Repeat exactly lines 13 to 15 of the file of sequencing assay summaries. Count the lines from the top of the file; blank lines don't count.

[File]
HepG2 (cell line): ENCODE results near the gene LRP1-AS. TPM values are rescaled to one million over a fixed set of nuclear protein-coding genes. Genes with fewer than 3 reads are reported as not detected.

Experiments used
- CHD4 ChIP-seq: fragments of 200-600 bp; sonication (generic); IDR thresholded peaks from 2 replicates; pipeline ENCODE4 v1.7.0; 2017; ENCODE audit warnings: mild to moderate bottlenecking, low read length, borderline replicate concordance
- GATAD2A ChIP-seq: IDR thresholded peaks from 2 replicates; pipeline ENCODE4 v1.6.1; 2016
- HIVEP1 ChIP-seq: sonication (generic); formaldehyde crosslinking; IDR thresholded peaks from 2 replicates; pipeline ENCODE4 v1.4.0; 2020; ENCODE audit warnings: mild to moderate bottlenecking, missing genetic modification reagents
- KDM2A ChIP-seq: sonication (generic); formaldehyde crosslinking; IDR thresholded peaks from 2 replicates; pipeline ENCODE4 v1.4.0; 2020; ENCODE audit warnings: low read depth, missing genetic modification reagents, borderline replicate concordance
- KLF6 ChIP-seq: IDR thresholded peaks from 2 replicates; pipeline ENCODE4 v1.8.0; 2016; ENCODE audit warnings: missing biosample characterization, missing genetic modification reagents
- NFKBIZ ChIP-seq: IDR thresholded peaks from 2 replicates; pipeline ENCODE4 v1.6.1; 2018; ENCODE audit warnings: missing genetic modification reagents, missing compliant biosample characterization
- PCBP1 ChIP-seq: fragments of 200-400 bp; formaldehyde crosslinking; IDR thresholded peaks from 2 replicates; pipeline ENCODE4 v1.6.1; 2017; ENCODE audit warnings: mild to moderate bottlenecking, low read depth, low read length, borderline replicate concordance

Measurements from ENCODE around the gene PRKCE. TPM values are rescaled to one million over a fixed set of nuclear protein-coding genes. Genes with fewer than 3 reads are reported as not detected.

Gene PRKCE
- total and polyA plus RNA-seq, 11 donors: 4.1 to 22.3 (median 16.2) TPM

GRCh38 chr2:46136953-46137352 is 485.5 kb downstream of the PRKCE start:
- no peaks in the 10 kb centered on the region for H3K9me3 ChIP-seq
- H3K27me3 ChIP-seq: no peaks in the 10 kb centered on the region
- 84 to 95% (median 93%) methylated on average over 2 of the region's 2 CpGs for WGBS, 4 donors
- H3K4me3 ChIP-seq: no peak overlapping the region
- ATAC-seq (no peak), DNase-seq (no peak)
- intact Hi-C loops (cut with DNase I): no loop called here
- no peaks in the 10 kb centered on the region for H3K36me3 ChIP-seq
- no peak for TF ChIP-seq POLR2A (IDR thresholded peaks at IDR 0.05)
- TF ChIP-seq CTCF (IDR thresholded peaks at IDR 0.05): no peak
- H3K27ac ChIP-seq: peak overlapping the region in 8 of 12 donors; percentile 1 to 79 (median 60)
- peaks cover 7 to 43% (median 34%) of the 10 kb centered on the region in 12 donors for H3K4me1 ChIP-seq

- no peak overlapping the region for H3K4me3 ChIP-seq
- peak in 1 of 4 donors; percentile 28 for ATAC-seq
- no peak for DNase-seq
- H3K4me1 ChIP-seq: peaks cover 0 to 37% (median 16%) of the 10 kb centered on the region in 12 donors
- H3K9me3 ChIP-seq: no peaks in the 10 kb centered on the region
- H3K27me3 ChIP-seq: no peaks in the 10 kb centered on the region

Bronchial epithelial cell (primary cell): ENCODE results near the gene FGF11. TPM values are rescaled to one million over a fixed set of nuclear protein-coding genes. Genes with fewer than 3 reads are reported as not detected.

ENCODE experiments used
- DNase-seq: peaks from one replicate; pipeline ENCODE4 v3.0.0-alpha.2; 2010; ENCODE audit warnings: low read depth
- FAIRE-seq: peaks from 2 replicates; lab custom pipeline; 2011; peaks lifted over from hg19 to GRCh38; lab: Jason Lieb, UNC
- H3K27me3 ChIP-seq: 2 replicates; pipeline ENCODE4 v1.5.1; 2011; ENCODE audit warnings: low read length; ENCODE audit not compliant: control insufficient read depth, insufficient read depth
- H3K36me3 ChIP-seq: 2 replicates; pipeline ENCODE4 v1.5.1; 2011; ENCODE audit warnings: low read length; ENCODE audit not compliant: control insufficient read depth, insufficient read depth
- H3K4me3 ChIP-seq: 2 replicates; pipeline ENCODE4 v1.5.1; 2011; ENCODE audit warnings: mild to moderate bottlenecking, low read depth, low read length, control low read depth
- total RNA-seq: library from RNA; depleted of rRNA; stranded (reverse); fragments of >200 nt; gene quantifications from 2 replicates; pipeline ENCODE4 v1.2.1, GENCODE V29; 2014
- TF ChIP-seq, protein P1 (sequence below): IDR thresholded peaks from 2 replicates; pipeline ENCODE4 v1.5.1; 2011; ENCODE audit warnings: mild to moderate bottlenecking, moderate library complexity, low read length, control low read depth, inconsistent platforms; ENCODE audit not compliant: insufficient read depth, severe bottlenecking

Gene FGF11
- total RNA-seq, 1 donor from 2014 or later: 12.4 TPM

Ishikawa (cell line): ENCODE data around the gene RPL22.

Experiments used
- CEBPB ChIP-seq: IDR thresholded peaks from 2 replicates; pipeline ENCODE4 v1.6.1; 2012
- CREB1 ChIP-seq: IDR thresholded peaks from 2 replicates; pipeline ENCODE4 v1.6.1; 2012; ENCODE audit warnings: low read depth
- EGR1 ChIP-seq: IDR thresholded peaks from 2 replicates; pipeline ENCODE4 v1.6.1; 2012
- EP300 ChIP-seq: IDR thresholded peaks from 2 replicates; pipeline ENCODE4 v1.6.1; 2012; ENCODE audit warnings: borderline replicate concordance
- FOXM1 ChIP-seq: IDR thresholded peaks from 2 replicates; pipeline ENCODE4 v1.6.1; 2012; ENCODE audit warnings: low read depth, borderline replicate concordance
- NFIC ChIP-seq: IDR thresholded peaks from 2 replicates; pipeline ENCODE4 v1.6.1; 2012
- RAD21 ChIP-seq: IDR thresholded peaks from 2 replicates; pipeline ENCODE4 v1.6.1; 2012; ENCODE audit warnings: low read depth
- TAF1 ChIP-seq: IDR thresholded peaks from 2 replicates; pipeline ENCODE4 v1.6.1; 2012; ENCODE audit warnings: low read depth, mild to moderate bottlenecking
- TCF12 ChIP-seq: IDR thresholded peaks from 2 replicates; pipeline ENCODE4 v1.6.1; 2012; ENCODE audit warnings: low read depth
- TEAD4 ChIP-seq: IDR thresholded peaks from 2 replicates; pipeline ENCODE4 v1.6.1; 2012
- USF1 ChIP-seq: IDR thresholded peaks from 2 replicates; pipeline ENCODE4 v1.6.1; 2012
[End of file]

GRCh38 chr2:46136953-46137352 is 485.5 kb downstream of the PRKCE start:
- no peaks in the 10 kb centered on the region for H3K9me3 ChIP-seq
- H3K27me3 ChIP-seq: no peaks in the 10 kb centered on the region